Action figures go to war once again as Ubisoft’s tower defense title gets an infusion of real-world toys, but is it enough to turn the tide and take the series to the next level?
I’ve never played a Toy Soldiers game, even though I’ve been plenty attracted to the series in the past. There’s something really appealing about taking opposing armies of action figures (even ‘made up’ ones) and facing them off against each other. The Cold War Edition in particular was pretty awesome looking, what with Rambo being playable and all.
Still though, even though I wanted to play, I never had the oomph to actually make the purchase and download a copy. Why? Basically, it’s because none of the toys featured in the game were licensed. I realize how dopey that thought is, especially since a good license does in no way mean that you get a good game as a result. I still always thought it’d be cool though, to see the toys of my youth battling on screen. And that brings us to the latest evolution of the series.
Toy Soldiers: War Chest – Hall of Fame Edition includes a set of fabricated toys to play with sure, but then you also get both sides of G.I. Joe (so the Joes and Cobra too), He-Man and the Masters of the Universe, and Assassin’s Creed… for some reason. It’s not a bad thing, but I don’t get the inclusion of one of Ubi’s biggest franchises in this game.
I mean, I get that they put Ezio and the Assassins in there simply because AC is one of the most popular properties that they have, that’s not what I mean. The subtitle of the game is ‘Hall of Fame’, so shouldn’t the toy lines that are featured all be classics? And while we’re on the subject, why the phonies at all? Why not just bite the bullet and license a solid roster of toys from the 80s/90s?
Yes, it’d be a lot of money to do it, but I have to believe that Ubi would make a killing off of the nostalgia alone. I mean, if you had He-Man and G.I. Joe in there, plus Transformers, The Real Ghostbusters, M.A.S.K., Dino Riders, Thundercats, and maybe one of the superhero lines (Super Powers or Secret Wars), how amazing would that be!? Again, I know this would cost a small fortune in licensing, and you might not get some of them anyway as their parent companies might not play nice. Still though, it’d just have been so, so cool.
But even though there aren’t a ton of great licenses in the game, Toy Soldiers still manages to be plenty of fun. And the reason for that is the fantastically addictive gameplay. If you dig tower defense, then you’re going to love this. And if you don’t, well you still might like it. I do after all, and I really don’t consider myself a fan of the genre at all. Really, at all.
Basically, it works a little something like this; you set up turrets of varying kinds when you’re on defense, and raise up an army when you’re on offense. Units can be upgraded as you play, or cashed in at any time in order to get something more appropriate going. You’ll also find that there will be some units laying around certain maps that you can use, like dragons, war-eagles, or tanks (depending on the theme of the ‘playset’ that you’re waging war on).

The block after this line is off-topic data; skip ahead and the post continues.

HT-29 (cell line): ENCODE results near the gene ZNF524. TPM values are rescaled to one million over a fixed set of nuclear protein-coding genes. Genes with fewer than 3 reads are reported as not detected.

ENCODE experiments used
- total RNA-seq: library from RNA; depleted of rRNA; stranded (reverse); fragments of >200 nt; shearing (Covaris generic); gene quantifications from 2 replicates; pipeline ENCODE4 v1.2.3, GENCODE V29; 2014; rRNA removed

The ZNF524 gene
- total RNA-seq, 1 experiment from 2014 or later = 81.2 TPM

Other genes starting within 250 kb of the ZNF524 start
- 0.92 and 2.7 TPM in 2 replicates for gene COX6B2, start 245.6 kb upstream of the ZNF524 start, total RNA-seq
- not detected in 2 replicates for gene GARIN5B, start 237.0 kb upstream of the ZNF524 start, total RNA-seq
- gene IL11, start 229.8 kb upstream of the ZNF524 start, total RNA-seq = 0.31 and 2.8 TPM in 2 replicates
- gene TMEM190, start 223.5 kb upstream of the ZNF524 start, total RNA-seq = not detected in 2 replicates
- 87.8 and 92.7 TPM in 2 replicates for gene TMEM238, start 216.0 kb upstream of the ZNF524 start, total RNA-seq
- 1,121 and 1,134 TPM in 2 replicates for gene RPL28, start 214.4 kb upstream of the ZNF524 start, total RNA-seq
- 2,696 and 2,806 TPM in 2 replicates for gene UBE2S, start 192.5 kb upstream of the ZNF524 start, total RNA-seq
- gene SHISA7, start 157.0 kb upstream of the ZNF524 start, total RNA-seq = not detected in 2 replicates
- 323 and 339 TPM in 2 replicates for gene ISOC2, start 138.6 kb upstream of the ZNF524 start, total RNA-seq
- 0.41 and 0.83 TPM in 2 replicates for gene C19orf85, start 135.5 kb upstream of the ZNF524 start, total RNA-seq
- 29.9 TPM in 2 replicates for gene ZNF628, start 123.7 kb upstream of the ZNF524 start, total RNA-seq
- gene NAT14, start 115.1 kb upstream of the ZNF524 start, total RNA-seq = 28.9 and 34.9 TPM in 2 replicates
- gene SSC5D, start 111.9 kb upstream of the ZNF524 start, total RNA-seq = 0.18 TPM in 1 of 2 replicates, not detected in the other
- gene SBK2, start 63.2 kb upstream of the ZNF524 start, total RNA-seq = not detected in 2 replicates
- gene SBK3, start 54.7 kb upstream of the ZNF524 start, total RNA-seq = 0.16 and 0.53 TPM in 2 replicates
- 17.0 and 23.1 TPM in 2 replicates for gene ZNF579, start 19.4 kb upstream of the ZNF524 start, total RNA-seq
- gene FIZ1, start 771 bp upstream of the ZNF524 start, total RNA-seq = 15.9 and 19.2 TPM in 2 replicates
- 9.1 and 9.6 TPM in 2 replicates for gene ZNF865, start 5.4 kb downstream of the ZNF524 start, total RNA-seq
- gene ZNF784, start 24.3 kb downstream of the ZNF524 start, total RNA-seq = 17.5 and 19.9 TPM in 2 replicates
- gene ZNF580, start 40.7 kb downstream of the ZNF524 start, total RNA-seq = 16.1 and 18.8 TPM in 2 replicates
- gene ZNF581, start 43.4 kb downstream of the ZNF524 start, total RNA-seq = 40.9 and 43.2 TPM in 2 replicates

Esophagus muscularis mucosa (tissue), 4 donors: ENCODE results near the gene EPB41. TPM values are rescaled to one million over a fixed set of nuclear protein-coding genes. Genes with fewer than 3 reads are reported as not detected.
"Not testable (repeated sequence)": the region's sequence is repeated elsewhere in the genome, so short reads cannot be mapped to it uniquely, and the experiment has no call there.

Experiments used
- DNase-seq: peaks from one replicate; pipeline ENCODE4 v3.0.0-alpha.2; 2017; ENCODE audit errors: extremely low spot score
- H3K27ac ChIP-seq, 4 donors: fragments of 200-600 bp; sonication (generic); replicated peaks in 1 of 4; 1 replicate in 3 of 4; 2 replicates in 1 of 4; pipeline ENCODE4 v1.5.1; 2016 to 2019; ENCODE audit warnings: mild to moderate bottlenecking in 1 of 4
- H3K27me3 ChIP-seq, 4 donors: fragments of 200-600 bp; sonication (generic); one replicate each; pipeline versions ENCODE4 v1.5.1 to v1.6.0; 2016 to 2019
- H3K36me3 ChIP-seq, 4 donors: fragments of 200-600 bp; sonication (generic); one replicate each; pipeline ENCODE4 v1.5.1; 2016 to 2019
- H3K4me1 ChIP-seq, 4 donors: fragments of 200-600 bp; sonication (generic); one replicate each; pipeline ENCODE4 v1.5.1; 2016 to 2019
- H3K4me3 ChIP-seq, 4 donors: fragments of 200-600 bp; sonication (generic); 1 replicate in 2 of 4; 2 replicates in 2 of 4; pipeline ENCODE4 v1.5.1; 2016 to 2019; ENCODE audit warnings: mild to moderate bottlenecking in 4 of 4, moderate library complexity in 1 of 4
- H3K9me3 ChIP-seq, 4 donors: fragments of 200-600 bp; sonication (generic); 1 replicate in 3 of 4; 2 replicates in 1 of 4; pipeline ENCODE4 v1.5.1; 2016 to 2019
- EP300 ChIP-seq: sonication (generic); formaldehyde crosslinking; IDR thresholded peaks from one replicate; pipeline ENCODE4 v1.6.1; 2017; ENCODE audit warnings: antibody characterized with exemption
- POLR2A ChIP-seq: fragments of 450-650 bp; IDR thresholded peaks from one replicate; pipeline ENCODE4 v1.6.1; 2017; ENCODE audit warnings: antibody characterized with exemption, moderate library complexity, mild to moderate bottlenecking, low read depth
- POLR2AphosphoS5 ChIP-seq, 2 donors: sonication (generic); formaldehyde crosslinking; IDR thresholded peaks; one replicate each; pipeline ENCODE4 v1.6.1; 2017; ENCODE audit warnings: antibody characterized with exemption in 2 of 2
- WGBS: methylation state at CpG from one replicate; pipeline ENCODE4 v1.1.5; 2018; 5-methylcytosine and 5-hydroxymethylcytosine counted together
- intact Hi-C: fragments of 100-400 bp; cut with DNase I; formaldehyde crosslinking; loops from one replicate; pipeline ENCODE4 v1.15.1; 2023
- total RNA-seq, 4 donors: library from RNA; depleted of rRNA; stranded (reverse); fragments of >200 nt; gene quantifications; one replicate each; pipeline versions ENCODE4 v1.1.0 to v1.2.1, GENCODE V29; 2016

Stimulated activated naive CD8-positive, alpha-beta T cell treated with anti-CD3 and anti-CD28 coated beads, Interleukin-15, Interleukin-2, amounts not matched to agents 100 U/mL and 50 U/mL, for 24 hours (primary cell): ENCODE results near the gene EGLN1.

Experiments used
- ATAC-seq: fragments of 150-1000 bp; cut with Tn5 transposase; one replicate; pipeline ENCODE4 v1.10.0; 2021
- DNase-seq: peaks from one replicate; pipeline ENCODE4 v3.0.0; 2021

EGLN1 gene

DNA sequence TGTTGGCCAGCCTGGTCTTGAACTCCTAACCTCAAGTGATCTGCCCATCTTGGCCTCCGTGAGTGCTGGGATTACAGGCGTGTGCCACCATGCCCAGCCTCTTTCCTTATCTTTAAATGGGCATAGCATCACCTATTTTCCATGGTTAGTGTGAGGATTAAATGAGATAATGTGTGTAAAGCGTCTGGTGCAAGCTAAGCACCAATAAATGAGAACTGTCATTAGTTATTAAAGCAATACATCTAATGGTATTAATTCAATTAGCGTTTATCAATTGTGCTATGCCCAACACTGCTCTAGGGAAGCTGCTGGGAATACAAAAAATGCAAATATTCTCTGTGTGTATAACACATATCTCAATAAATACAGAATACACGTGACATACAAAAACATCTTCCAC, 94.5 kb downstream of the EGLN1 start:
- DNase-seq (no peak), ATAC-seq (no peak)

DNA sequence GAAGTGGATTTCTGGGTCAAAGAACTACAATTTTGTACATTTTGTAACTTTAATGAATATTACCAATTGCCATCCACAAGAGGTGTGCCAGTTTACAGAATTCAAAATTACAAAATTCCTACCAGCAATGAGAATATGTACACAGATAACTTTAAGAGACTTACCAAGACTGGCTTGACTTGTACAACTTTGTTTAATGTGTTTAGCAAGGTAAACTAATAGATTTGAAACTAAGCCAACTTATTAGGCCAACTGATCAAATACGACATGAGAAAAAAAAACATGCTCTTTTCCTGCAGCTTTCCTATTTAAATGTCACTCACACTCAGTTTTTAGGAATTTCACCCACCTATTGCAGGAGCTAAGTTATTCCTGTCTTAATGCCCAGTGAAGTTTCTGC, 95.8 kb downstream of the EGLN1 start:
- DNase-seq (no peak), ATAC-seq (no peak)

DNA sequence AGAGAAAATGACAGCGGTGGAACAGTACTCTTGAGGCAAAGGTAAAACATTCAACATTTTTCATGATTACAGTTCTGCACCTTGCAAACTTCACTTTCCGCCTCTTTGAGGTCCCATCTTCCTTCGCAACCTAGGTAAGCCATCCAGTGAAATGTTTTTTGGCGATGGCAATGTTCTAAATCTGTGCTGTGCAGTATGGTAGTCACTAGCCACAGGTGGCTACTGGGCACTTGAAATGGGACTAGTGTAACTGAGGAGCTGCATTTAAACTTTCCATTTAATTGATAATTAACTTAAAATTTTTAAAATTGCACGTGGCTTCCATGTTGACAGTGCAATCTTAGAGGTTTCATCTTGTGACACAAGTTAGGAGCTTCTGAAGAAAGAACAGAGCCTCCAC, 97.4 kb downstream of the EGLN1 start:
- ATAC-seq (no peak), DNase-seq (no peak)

There are also heroes and other special units that can be activated at different times. These are most fun when dealing with the licensed properties though, in that controlling He-Man and hacking down waves of the opposition is way more interesting than stepping into the boots of Kaiser Wilhelm. See what I mean?
With the individual standard units too, it’s the licensed properties that make for the majority of the fun. As Cobra for example, you can set up a ton of the classic toy sets like the Cobra bunker, ASP (anti-aircraft), and Stinger Jeeps (anti-armor). If you remember these toys from when you were a kid (or the recent remakes), then I think you’ll find it a very difficult task to dislike what you can play with here.
But I digress, because there are more good points to the game that have to still be talked up. For starters, the graphics are great and reflect the toys really well. The various properties are really well detailed too, and feature all the right points of articulation and appropriate accessories. Ubisoft did their homework on these toys and it’s greatly appreciated.
The sound isn’t quite as good though, as the voice actors really don’t hit the mark too offend and don’t sound enough like the cartoon versions of some of these characters. Liekwise, I would heave loved it if the iconic theme songs were included here, although the tunes are good enough. Actually, I can’t complain all that much about the voices either, as this is a game about toys, not cartoons.
Toy Soldiers: War Chest – Hall of Fame Edition is a little bit of a mixed bag for me.
The game itself is actually pretty great, with lots of things to do and play around with (including some terrific customization options), cool details, and some very addictive, tower defense gameplay. Likewise, the graphics are great and really reflect the action figure aesthetic.
On the other side of the coin, I can’t help but be more than a little disappointed that the opportunity to add in more classic toy lines wasn’t capitalized on. War Chest – Hall of Fame Edition could have been way more true to its name if that was the case.
Don’t get me wrong, it’s a really fun game that I very much enjoy still, but it could have been so much more.